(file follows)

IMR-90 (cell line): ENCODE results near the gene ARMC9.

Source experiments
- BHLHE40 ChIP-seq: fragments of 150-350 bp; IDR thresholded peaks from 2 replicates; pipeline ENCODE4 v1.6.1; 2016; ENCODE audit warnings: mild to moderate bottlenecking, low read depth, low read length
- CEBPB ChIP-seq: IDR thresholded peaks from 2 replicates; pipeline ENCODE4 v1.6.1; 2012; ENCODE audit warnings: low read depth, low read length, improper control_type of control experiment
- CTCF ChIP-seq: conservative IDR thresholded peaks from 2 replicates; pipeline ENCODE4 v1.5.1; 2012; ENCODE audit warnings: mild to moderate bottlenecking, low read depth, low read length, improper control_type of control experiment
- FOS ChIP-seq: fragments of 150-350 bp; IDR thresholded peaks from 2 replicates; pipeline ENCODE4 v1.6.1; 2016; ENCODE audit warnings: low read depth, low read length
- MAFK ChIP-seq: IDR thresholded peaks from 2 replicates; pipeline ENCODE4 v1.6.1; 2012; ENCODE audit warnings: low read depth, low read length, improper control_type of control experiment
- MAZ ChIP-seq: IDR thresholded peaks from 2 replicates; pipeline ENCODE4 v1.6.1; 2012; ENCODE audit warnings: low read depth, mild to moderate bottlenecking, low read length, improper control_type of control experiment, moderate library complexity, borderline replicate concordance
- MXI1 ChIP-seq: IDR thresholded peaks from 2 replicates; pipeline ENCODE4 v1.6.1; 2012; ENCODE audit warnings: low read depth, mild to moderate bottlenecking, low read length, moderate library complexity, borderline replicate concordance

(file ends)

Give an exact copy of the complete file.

IMR-90 (cell line): ENCODE results near the gene ARMC9.

Source experiments
- BHLHE40 ChIP-seq: fragments of 150-350 bp; IDR thresholded peaks from 2 replicates; pipeline ENCODE4 v1.6.1; 2016; ENCODE audit warnings: mild to moderate bottlenecking, low read depth, low read length
- CEBPB ChIP-seq: IDR thresholded peaks from 2 replicates; pipeline ENCODE4 v1.6.1; 2012; ENCODE audit warnings: low read depth, low read length, improper control_type of control experiment
- CTCF ChIP-seq: conservative IDR thresholded peaks from 2 replicates; pipeline ENCODE4 v1.5.1; 2012; ENCODE audit warnings: mild to moderate bottlenecking, low read depth, low read length, improper control_type of control experiment
- FOS ChIP-seq: fragments of 150-350 bp; IDR thresholded peaks from 2 replicates; pipeline ENCODE4 v1.6.1; 2016; ENCODE audit warnings: low read depth, low read length
- MAFK ChIP-seq: IDR thresholded peaks from 2 replicates; pipeline ENCODE4 v1.6.1; 2012; ENCODE audit warnings: low read depth, low read length, improper control_type of control experiment
- MAZ ChIP-seq: IDR thresholded peaks from 2 replicates; pipeline ENCODE4 v1.6.1; 2012; ENCODE audit warnings: low read depth, mild to moderate bottlenecking, low read length, improper control_type of control experiment, moderate library complexity, borderline replicate concordance
- MXI1 ChIP-seq: IDR thresholded peaks from 2 replicates; pipeline ENCODE4 v1.6.1; 2012; ENCODE audit warnings: low read depth, mild to moderate bottlenecking, low read length, moderate library complexity, borderline replicate concordance